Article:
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October 2003   Murray Sabrin
California's Big-Tent GOP: A Model For The U.S.? By Murray Sabrin


By: Murray Sabrin

Sunday's New York Times published an article claiming that Arnold Schwarzenegger's candidacy could transform the Republican Party into a broad-based coalition of western moderate libertarians and moralistic southerners. In other words, according the essay, "a Schwarzenegger victory would send a strong message that the Republican Party is a tent big enough to include a pro-abortion, pro-gay rights Hollywood superstar who has acknowledged manhandling women and smoking marijuana". The implication that libertarianism is pro-abortion, pro-gay rights, smoking pot and condoning "manhandling of women" is an unfortunate caricature. Mainstream journalists and talking heads on television typically pigeonhole a political ideology, especially one that threatens both the conventional right and left in American politics.

Let's take each of these issues in turn. The basic principle of libertarian political philosophy is nonaggression against nonaggressors. Thus, libertarian Republican congressman and obstetrician Dr. Ron Paul and others who identify themselves as libertarians and pro-life, do so because they believe abortion is the killing of an innocent human life. So, being pro-life and being a libertarian is compatible.

As far as gay rights are concerned, there are only individual rights. There are no collective rights. In a free society, there would be no "minority" rights, there would be no "women" rights, there would be no "gay" rights, there would be no "immigrant" rights, and there would be no "illegal" immigrant rights. In short, in a free society there would be only rights that every individual would enjoy. In a free society, everyone would have their "natural rights"--to life, liberty and property--protected by all levels of government.

The fact that so-called group rights are constantly discussed in our political dialogue--and enacted in our laws-- shows how far we as a people have drifted into collectivism. Instead of our laws protecting individual rights, we seem to be creating more "rights" for specific ethnic, religious, racial and other groups. In short, the balkanization of America continues.

Smoking marijuana is about as newsworthy as the sun rising in the east. Some people's obsession with what people smoke would not be comical if the so-called professed keepers of the public's morals would feel the same way about cigarette smoking as they do about smoking pot. In fact, there is some evidence that smoking marijuana is less harmful than smoking cigarettes. So what is all the hullabaloo?

The more serious allegations against Arnold are his "manhandling" of women. Given our political culture, it is not surprising these allegations against Arnold occurred a few days before the end of the campaign. For conservatives who jumped on the Arnold bandwagon, these allegations have to give them pause. If Bill Clinton's boorish behavior was unacceptable, how can they go out and downplay these allegations about Arnold? If Arnold has used force against a woman or a man is a matter of concern. It goes right to the heart of the character issue that conservatives claim they are concerned about in our public officials.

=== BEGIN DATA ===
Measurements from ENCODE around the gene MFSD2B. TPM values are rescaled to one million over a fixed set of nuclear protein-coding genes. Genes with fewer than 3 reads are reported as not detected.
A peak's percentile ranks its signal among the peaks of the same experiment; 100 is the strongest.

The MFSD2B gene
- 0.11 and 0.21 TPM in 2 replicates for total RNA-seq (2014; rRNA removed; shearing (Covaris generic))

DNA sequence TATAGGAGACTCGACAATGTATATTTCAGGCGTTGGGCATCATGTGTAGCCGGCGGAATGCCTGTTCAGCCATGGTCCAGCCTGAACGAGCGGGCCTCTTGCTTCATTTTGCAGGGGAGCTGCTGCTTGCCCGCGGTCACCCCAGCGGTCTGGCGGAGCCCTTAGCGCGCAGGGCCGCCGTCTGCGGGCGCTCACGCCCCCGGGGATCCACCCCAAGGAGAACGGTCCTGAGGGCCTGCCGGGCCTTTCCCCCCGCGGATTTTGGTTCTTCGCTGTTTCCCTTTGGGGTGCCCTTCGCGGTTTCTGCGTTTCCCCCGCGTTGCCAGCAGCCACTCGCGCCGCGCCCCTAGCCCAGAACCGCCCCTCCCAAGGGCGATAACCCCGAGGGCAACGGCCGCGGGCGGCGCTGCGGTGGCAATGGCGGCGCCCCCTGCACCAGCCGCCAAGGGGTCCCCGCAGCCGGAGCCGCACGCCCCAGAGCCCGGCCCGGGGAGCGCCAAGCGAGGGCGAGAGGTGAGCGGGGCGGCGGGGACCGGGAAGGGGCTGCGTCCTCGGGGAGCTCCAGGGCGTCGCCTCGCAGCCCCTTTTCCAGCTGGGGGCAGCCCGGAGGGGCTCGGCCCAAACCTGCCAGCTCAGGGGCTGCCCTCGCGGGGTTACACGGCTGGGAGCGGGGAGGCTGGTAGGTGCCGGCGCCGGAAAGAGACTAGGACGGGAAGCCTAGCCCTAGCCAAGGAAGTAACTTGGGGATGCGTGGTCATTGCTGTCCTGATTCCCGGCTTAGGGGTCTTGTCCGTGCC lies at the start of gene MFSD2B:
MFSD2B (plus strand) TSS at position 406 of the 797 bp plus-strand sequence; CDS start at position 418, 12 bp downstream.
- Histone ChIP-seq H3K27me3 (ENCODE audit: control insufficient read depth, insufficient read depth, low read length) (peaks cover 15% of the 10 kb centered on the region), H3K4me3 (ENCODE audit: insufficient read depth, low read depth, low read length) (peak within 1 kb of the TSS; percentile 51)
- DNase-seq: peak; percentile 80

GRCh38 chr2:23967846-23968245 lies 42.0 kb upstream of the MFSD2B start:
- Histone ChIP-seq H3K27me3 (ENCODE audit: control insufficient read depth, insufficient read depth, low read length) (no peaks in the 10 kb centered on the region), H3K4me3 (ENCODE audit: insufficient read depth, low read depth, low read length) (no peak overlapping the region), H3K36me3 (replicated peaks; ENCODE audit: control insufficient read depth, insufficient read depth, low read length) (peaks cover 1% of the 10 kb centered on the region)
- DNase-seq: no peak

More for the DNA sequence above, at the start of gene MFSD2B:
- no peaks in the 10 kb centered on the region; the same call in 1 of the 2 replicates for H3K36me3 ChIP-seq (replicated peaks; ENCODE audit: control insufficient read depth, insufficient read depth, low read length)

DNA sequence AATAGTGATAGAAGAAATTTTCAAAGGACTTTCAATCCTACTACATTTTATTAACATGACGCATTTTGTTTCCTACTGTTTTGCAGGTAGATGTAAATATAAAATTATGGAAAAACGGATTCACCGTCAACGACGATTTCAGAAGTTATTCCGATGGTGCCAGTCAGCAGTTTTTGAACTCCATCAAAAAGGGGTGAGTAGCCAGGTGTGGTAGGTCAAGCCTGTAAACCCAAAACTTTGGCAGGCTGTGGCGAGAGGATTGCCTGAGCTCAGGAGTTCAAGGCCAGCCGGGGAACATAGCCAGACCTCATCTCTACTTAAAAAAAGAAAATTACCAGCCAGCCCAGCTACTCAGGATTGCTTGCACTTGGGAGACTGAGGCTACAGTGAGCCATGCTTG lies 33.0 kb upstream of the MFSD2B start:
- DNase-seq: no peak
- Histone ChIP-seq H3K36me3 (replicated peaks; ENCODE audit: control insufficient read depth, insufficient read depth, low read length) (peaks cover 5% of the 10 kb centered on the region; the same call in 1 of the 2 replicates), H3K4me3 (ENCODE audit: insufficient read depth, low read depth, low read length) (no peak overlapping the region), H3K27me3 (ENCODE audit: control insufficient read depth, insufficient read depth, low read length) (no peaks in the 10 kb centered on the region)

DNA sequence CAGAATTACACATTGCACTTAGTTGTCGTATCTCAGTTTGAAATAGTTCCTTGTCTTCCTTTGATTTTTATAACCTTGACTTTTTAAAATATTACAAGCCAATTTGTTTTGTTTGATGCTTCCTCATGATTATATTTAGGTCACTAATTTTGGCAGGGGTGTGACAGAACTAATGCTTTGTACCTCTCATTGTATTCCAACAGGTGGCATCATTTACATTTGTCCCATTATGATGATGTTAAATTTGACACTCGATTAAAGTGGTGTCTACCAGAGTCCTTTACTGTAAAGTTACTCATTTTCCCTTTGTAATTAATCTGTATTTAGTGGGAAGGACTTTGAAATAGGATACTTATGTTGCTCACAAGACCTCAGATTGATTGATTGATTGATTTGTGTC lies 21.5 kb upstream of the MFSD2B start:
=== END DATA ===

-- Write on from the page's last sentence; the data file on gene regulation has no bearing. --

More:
Arnold admitted his "bad behavior". And that is supposed to be the end of the matter, according to the Schwarzenegger campaign and his supporters.

A nightmare scenario for California would be a Schwarzenegger victory followed by criminal investigation and impeachment proceedings against Governor Schwarzenegger. This would be the real circus that pundits are attributing to the recall campaign. Imagine Governor Schwarzenegger having to be disposed by district attorney investigators about his "bad behavior". And what if a criminal indictment is then issued against Governor Schwarzenegger. Then what?

In short, get ready for a California version of it was only "bad behavior" and "on set playfulness".

The California GOP political establishment has sold out its principles--if they had any to begin with-- for short-term political gain. By doing so, they may pay a huge price, if there is more fire from the smoke that already has been uncovered.

Instead of trying to create a "big tent", Republicans need to come grips why they have a political party. Creating a "big tent" can only mean one thing, bribe more interest groups with taxpayers' money. If GOP establishment types and their political consultants keep on singing this song, the GOP will have no reason to exist. Americans who believe in the principles of limited government and free enterprise will either stay home every November or create a powerful third force in American politics.

The eyes of the nation are indeed on California today, and what the voters do today may affect the future of our political system.

"Published originally at : republication allowed with this notice and hyperlink intact

Murray Sabrin is a professor of finance at Ramapo College of New Jersey, where he is executive director of the Center for Business and Public Policy, and the author of Tax Free 2000: The Rebirth of American Liberty. He was the New Jersey Libertarian Party candidate for governor in 1997 and after rejoining the GOP after 25 years, sought the party's nomination for the United States Senate in 2000. He is vice-chairman of the Republican Liberty Caucus. He is a regular columnist for Ether Zone.

He can be reached at:

Published in the October 7, 2003 issue of Ether Zone. Copyright 1997 - 2003 Ether Zone.